NEW YORK — A secret bargaining session has done some good in the NHL labor fight, enough that the sides plan to get back to the bargaining table soon.
Deputy commissioner Bill Daly and players association lawyer Steve Fehr met for long stretches Saturday in an undisclosed location, the first time the sides had gotten together for formal talks in more than two weeks.
"We had a series of meetings over the course of the day and had a good, frank discussion on the most important issues separating us," Daly said in an email to the media Sunday. "We plan to meet again early in the week."
The sides tentatively were set to meet again Tuesday in New York, ESPN reported.
The sides hadn't met since Oct. 18, when the league rejected three union proposals, but a series of phone conversations between Daly and Fehr last week did enough to prompt the resumption of talks. It is unclear how long Daly and Fehr met Saturday, but the discussions lasted well into the night. Some reports said they ended around 1 Sunday morning.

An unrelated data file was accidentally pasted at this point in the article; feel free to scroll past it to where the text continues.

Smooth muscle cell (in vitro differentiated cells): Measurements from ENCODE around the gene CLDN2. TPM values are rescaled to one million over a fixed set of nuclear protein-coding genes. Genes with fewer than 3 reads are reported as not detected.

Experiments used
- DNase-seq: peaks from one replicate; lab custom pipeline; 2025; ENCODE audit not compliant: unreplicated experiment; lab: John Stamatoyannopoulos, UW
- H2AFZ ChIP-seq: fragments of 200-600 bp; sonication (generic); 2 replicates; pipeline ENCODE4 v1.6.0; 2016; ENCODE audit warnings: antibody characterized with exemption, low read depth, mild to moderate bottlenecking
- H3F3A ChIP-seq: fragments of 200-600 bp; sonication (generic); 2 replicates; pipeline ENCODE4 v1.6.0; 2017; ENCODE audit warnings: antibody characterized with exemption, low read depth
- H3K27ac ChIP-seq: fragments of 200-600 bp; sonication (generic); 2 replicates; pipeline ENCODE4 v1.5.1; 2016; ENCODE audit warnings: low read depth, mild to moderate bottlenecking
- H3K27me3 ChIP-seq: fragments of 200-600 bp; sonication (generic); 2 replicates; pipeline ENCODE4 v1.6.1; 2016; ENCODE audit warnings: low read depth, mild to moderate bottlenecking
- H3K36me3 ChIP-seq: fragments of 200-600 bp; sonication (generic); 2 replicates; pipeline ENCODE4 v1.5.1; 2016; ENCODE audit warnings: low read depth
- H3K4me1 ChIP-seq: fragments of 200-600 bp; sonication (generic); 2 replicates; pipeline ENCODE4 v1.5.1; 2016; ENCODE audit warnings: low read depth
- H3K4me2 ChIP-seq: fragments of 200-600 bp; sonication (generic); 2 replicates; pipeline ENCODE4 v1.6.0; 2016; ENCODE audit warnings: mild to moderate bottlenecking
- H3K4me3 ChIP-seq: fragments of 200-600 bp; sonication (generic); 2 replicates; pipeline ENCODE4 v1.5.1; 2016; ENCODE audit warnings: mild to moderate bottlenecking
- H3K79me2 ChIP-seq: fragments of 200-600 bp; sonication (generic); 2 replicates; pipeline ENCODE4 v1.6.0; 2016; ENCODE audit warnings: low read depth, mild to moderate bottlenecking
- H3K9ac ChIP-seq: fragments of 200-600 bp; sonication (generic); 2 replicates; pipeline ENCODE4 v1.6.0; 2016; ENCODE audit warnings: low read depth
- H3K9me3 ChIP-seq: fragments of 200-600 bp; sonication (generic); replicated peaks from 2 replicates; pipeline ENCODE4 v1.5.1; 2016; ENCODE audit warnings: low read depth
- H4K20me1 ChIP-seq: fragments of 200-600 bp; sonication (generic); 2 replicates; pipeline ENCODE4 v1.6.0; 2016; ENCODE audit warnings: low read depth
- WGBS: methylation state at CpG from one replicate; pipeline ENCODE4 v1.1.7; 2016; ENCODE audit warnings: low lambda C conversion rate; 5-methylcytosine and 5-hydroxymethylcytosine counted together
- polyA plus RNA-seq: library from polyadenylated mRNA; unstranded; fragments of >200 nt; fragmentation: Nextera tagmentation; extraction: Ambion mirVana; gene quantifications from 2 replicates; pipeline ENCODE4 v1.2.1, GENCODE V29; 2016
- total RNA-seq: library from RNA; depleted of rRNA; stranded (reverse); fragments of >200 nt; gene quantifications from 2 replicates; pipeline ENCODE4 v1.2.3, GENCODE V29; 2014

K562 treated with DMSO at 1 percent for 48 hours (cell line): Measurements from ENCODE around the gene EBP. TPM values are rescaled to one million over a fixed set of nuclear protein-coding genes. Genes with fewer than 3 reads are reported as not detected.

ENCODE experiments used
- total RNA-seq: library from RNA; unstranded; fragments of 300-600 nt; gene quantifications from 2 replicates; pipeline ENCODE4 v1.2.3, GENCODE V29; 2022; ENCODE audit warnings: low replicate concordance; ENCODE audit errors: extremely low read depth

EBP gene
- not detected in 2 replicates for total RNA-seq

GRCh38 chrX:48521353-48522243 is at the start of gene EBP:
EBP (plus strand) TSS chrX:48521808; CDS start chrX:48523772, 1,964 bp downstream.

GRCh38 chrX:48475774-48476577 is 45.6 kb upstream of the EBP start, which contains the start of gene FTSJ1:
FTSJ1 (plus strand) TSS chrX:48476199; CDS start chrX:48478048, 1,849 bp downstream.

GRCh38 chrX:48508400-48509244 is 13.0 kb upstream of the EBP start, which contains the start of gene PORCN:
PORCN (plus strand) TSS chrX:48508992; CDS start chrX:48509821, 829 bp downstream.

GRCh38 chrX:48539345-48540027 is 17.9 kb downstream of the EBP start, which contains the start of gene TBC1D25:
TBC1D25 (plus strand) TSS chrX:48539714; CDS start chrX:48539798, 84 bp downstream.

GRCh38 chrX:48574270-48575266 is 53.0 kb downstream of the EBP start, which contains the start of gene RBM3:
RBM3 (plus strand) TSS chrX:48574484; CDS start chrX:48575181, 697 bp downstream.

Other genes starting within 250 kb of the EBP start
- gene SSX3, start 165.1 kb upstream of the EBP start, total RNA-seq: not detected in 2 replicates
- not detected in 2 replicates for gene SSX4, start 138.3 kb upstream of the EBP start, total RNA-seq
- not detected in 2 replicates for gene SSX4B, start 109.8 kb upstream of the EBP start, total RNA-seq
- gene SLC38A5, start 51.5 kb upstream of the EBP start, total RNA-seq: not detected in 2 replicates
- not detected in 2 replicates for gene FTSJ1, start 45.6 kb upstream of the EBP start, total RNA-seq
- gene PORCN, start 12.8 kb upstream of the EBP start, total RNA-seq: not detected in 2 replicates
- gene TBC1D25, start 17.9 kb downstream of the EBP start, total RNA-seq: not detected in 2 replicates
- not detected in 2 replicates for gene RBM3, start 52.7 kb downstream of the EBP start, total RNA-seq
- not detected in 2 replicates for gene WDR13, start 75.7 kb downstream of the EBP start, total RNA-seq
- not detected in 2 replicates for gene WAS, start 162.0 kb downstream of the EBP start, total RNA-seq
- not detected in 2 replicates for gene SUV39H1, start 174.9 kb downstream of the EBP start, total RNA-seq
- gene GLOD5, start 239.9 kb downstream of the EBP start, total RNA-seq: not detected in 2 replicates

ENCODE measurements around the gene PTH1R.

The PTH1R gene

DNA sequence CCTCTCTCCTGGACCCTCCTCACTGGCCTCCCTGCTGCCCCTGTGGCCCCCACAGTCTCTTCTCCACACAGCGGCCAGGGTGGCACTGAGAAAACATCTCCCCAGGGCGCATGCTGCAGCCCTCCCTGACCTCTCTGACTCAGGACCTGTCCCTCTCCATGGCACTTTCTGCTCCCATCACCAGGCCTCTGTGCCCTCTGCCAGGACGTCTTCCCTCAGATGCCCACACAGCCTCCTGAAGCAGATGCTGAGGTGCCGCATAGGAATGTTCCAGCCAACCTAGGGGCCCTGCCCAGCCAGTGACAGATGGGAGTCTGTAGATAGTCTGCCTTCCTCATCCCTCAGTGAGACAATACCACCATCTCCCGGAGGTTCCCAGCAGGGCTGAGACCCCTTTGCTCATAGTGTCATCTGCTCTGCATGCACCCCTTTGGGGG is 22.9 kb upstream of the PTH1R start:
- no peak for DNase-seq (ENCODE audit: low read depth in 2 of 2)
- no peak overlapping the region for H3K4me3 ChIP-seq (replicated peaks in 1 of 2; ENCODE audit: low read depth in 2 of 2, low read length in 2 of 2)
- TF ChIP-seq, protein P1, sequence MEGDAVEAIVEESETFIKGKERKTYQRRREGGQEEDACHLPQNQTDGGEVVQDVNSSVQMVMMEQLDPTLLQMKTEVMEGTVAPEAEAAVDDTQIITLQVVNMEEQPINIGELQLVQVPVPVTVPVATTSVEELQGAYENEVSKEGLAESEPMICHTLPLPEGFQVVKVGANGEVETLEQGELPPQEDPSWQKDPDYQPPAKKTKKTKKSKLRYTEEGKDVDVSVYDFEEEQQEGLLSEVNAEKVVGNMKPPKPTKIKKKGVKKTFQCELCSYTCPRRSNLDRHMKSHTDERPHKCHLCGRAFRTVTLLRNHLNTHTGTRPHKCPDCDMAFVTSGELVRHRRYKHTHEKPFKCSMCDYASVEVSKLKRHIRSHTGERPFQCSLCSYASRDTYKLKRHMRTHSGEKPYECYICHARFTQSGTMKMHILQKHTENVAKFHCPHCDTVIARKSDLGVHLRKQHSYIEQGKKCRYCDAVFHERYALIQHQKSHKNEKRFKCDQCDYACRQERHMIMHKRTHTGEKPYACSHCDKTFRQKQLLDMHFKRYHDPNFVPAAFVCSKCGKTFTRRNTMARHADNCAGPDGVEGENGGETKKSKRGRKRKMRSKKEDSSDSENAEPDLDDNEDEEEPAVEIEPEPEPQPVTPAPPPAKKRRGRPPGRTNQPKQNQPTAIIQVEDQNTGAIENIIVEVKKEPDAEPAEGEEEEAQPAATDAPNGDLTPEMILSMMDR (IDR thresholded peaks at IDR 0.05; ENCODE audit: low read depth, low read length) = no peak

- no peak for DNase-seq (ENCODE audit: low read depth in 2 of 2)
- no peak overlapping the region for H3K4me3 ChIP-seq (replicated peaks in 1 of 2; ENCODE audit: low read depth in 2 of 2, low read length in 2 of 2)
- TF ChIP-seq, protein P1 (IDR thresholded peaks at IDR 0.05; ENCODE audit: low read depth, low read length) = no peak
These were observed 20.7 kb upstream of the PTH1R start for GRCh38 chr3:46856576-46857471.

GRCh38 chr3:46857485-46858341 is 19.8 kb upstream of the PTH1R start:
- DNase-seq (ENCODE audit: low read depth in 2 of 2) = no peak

"I agree with what Bill said," Fehr said in a statement. "Hopefully we can continue the dialogue, expand the (negotiation) group and make steady progress."
The union's negotiating committee, of which Lightning wing B.J. Crombeen is a member, had a conference call Sunday, Canada's TSN network reported. The committee and the union executive board have another call today, the network said.
The lockout reached its 50th day Sunday. Games have been canceled through Nov. 30.
The core issue in reaching a collective bargaining agreement is how to divide league revenue. Both sides agree the split will be 50-50. But the league wants it implemented immediately. The players, who last season received 57 percent, prefer it to be phased in so existing contracts can be honored in full. They have agreed to an immediate drop to 50 percent if the contracts are fully paid.
On Oct. 16 the league proposed an immediate 50-50 split and a "make whole" proposition that would allow players to be reimbursed over the length of their contracts the salary cut they would take from an immediate drop. That money ultimately would be charged to the players' share, meaning the players would be paying back themselves.
The league last week said during the phone conversations the owners are now willing to absorb that reimbursement.